@madanthony: What they do is they pick up like a potato, or a bag of peanuts or something that is weighted. They take it through the line and have the scale weigh, which will put the weight on the receipt, then they take one of their scales and weigh the same bag to get as close as possible. They compare the two weights. I was warned where I work, so I then started to use the tare button (takes off .xx lb from the final weight) meaning it would at least take off the weight of the plastic bag the items were in. If the customer bagged something that was already in a bag, I would take off the heaver bag, they were made to pay for the lighter bag, but o well

  16. mcjake says:

    At the wal-mart down the street, I couldn’t help notice a big sticker on the scale saying “This is not certified by The Nevada Board of blah blah blah.”

  17. NatalieEumelus says:

    Walmarts employees do NOT service the scales in this case.

    I used to work for NCR which maintained 90% of the stores electronic equipment including the scales. They are calibrated correctly to begin with using the exact same type of weights used in the news story. Over time they will fall out of calibration but a 5lbs difference seems suspicious to me since the scales were only up to 30lbs.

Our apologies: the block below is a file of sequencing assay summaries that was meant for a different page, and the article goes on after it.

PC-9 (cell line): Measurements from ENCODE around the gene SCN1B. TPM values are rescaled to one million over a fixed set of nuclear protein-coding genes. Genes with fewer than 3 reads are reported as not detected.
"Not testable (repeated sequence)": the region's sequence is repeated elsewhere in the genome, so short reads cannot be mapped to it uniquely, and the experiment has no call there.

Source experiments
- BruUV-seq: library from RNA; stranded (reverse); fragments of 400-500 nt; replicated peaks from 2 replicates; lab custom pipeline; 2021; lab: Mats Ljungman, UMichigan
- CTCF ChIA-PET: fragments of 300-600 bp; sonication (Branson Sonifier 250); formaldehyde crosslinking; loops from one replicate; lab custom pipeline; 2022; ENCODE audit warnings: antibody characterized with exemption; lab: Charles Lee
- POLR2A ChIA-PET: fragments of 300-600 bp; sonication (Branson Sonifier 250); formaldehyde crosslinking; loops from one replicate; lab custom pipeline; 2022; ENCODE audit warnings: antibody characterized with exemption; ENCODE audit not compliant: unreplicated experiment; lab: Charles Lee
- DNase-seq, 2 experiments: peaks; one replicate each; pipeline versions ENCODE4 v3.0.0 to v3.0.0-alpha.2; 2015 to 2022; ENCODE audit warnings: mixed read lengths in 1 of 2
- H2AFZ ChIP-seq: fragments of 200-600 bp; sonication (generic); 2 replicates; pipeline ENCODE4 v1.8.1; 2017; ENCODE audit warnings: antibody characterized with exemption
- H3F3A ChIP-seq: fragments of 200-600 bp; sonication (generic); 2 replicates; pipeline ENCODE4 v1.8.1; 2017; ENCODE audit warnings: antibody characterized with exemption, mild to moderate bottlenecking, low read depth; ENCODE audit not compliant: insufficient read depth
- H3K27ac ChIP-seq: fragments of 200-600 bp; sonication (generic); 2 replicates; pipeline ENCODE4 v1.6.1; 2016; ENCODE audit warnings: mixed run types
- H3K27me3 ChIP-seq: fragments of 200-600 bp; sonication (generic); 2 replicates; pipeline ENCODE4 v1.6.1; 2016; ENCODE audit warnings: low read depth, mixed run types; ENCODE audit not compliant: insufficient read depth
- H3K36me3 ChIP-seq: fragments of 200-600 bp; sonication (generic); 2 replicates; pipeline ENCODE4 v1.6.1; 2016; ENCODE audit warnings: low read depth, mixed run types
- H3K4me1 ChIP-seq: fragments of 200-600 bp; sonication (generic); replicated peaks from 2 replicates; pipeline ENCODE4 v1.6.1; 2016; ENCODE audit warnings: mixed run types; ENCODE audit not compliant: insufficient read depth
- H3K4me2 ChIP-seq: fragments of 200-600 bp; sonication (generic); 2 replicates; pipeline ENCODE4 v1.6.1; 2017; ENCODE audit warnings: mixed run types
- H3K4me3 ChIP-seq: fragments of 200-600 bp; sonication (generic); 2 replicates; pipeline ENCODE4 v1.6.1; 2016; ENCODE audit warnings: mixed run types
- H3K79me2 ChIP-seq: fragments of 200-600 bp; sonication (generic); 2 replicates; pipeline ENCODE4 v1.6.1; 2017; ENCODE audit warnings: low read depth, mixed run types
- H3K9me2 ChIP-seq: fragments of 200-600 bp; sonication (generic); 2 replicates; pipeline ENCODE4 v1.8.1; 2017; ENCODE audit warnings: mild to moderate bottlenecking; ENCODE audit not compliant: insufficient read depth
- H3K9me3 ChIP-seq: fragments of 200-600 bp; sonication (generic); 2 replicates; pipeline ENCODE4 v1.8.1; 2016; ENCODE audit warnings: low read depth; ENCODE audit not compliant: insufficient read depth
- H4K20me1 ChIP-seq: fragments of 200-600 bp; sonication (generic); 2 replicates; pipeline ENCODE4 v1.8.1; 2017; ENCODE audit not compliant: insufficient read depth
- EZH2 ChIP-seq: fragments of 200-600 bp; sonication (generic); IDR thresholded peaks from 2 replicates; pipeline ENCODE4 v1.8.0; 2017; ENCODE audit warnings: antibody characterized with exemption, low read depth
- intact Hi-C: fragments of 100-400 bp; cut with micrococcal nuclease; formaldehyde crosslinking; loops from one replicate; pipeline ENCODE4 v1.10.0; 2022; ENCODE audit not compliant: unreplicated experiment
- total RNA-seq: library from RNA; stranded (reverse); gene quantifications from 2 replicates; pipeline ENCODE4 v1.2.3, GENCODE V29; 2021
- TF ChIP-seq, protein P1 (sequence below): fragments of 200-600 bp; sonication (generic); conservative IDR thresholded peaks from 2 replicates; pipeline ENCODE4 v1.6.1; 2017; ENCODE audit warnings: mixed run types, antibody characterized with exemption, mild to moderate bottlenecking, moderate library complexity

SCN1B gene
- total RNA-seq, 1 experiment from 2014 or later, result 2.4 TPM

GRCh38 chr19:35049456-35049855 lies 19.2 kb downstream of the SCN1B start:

18. silver-bolt says:

    Solution. Walmart has a fitness section. Go there, pick up a 1 or 2 lb weight, and use that on the scale first. If its not +-.04 or less then don’t use that scale.

    • Bladefist says:

      @silver-bolt: I know you’re just having fun, but to take you serious for a moment, fitness weights don’t have the tolerances that other stuff has.

      I one time weighed some fitness weights, and they were way off.

  19. mbz32190 says:

    This really isn’t surprising…I work at Wegmans and there have been many times that scales have been “failed” and unplugged for a few weeks until they get fixed. Especially in a high volume store like Wal-Mart, and with inspections only once or twice a year, its not a huge shock.

  20. hankrearden says:


    “There is a silver lining in this story, however. All of the registers that NBC tested itself were weighted in the consumer’s favor. “

    So, uh…

  21. tator says:

    “5 out of 30 isn’t really bad at all”. What if your brakes failed 5 out of 30 times? It would be no big deal for the store to have a standard weight and confirm the scales daily or weekly. They are not required to weight for the inspectors.

  22. Trojan69 says:

    OK. I must be stoopid.

    If a scale is under weighing by 5 lbs., and I have, say, 2.3 lbs of bananas, doesn’t this mean that my bananas would have less than zero weight, and would, therefore, be FREE?

    Wal*Mart didn’t notice they were giving away produce?